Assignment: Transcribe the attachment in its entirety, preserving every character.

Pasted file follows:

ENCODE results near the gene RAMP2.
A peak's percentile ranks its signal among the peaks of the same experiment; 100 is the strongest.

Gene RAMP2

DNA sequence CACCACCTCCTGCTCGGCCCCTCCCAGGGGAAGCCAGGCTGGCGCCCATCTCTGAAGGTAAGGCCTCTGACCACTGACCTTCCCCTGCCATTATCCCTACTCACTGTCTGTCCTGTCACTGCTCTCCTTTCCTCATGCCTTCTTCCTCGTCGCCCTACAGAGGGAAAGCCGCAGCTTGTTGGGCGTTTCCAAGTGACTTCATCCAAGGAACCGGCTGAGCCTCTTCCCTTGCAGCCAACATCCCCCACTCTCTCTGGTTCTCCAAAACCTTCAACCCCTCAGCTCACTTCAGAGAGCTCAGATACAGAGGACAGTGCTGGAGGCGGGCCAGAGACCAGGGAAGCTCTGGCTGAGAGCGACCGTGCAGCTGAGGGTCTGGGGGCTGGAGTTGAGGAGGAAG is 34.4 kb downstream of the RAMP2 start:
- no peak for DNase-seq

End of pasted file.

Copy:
ENCODE results near the gene RAMP2.
A peak's percentile ranks its signal among the peaks of the same experiment; 100 is the strongest.

Gene RAMP2

DNA sequence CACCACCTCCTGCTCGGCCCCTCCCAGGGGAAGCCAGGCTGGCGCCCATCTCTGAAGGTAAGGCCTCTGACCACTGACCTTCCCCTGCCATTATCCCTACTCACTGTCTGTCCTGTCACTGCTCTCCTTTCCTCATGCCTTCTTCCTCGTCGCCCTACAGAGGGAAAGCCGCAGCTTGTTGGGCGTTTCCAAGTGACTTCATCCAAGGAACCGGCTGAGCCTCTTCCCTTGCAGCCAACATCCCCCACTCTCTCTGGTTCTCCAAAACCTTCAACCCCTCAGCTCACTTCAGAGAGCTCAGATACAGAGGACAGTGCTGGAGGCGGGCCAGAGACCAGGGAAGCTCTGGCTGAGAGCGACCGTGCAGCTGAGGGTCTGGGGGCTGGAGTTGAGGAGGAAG is 34.4 kb downstream of the RAMP2 start:
- no peak for DNase-seq